After lunch, we hopped back in the car and started the drive around the loop with the intention of stopping at Séguret and ultimately Domaine de Mourchon Winery.  We drove through Séguret (pretty), then made our way up a one lane path toward the Mourchon Winery.  We found a sign for the winery, but then were the ONLY people there.  Unsure if it was a home or the winery, we continued down the road to another building (which we think was definitely a home).  A little discouraged, we drove back down the mountain and continued on our drive toward Crestet.  Sadly, our first winery experience seemed to ring true at the next winery, and we decided, instead, we’d just make the loop and drive back to Gigondas where we could try some wines in the large tasting rooms.

As such, about two hours or so later, we made our way back to Gigondas and Le Caveau de Gigondas.  In the US you’re often met with a defined set of wines available to taste or a sheet which describes the wines, what to eat them with, varietals, etc.  Here there were over 50 wines you could try, but each only had the name of the winery, the year bottled, and the price.  Then you’re asked, what would you like to try.  Honestly, I want to try them all, but that is not very practical.  But, it is rather difficult to look at a list of 50 and say, “let’s try this one.”  Talk about overwhelming.  On the list there were only maybe 10 rosés to choose from (everything else was red).  So, we asked to try a rosé.  This is where things got interesting.  She asked us if we liked fruity or dry, one of my most hated questions…as I frankly have no idea if I like fruity or dry, I just know a wine that I like when I drink it.  We said we weren’t sure, so she picked out one and said, If you like this, it’ll tell me what to pour you each next (I don’t remember if it was fruity or dry).  We both liked the first pour and she selected a second (which I think was fruitier).  I thought it was also good, Alice said it tasted of vinegar.  Then she produced a third, which ended up being the rosé we each purchased.  Now I was feeling more comfortable and I asked to try a red to which she responded, “You’ll have to tell me which one, as there are so many and all are different.”  So, I said, “What type of grapes are in the wine.”  She responded, “They’re all a melange of grenache.”  In my head:  “Crap.  I don’t know if I like that or what that tastes like in relation to other wines I like.”  Out loud I said, “Oh, ok, maybe one that is the most popular.”  She produced a few tiny bottles for us to try.  The first was very mineral-y (not my favorite), the second a bit fruitier, and the third was fantastic (I bought 2 bottles…it was also a bronze medal winner).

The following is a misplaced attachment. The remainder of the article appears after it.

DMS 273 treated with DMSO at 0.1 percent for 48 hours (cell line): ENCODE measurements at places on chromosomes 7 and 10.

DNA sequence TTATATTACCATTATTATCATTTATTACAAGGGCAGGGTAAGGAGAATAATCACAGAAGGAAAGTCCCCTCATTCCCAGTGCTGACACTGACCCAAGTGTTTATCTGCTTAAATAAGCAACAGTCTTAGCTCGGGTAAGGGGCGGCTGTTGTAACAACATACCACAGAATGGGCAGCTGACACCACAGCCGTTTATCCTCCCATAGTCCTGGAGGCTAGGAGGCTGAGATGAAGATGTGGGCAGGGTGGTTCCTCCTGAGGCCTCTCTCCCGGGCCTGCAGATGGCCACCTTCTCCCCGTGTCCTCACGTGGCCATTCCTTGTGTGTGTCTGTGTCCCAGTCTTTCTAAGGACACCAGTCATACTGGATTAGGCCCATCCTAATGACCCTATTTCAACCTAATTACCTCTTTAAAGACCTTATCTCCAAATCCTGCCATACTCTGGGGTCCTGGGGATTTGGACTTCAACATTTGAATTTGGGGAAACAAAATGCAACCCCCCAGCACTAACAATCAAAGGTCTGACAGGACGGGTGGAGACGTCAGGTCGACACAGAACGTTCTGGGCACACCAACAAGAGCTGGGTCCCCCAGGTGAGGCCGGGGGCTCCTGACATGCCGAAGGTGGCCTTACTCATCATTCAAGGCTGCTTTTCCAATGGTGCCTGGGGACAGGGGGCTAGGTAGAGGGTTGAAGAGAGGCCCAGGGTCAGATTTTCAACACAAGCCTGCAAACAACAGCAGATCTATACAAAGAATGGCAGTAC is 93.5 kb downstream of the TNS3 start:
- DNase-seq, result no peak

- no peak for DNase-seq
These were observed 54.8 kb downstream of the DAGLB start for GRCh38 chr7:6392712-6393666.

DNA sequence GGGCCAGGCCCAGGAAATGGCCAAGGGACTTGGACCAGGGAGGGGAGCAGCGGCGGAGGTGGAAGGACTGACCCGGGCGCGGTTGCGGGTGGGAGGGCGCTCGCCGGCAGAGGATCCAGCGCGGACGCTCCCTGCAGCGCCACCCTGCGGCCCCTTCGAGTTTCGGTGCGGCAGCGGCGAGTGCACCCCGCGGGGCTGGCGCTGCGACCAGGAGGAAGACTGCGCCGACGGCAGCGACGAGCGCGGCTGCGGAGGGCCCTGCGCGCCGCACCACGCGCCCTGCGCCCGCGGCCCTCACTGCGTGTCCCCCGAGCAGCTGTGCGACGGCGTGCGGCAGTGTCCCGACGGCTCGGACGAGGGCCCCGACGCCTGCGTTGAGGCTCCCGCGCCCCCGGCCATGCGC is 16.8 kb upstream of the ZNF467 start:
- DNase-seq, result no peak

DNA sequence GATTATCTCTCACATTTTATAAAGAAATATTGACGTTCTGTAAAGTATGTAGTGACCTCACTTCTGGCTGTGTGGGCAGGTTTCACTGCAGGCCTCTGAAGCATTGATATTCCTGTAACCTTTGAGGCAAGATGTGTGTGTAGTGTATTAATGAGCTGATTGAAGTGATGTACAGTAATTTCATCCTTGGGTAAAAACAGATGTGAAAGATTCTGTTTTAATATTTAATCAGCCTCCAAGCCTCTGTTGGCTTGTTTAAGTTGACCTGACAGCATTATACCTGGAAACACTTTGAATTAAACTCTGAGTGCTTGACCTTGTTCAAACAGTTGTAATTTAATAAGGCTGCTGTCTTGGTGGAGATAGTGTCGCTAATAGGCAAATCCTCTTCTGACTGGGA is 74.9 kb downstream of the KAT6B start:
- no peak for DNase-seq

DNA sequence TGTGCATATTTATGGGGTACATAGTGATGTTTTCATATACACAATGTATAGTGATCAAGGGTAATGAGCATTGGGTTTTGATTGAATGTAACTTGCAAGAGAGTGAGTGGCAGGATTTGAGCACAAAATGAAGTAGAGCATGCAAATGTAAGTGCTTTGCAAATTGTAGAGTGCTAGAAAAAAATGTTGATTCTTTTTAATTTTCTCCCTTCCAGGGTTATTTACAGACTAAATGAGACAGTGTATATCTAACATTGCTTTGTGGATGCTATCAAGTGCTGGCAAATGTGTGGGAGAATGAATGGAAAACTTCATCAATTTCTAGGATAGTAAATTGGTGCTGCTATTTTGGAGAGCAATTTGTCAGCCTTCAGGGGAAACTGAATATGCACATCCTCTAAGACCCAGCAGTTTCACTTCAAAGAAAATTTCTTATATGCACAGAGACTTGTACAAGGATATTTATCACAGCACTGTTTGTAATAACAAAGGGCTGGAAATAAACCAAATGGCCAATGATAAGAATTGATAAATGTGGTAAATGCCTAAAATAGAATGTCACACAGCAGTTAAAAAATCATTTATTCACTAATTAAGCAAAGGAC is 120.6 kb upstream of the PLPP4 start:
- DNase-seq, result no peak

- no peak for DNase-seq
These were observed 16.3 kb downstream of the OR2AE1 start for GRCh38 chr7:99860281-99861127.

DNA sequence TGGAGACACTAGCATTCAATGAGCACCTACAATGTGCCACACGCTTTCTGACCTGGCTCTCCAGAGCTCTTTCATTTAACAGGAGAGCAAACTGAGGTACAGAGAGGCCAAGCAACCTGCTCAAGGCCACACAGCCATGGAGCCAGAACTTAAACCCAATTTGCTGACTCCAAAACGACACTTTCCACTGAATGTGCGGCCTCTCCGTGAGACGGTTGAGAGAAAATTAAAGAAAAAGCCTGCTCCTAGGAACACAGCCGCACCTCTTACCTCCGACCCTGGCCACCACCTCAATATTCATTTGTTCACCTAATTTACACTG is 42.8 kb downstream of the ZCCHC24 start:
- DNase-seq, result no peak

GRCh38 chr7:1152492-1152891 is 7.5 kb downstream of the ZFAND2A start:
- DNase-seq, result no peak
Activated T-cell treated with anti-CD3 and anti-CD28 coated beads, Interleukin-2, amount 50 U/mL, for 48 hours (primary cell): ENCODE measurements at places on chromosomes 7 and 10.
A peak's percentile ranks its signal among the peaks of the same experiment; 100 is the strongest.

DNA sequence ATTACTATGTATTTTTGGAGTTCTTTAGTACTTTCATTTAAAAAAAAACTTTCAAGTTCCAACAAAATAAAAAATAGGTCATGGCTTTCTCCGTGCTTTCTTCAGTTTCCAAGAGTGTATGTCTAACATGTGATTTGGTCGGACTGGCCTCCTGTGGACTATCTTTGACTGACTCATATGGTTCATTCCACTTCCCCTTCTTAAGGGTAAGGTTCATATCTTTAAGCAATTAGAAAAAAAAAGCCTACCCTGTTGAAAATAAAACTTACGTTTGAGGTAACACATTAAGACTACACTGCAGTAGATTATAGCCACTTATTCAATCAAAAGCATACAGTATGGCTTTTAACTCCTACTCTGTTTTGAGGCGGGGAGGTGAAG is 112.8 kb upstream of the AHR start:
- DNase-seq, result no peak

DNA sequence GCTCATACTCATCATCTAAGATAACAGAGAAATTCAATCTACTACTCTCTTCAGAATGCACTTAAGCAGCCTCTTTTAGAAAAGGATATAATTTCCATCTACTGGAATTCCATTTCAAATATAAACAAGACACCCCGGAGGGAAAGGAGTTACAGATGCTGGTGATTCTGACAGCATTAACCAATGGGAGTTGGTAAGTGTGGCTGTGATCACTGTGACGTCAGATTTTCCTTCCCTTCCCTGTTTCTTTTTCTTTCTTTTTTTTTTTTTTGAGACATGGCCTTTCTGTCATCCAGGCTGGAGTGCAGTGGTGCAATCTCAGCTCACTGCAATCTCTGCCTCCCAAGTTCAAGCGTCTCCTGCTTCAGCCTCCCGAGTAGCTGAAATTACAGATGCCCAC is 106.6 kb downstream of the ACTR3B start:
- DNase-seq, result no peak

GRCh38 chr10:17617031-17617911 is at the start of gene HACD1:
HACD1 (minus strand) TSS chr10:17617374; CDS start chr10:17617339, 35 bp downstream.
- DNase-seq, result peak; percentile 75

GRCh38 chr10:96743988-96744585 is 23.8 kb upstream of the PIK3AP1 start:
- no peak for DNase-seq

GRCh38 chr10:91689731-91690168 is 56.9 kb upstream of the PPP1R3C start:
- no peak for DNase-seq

I think, in France, what I really want is like a beer festival in the US where you buy a cup and then lots of breweries set up kegs where you can try tasters of whatever you want.  Then I need to take copious notes on what I tried and where it was from.  I might also need to invest in some sort of a wine map of France.  It won’t be to the level of the guys in SOMM, but close.

After our tasting, we hopped back in the car and started our drive back to Arles.  It was a gorgeous drive, but we both agreed we wouldn’t recommend doing the full trail drive (especially if you’ve been to Tuscany or Napa/Sonoma) and instead drive out to Gigondas and settle in for some tastings and lunch, dinner, or both!

Now I have three fancy wines, and waiting for the perfect time to uncork them all over a nice meal with Jim!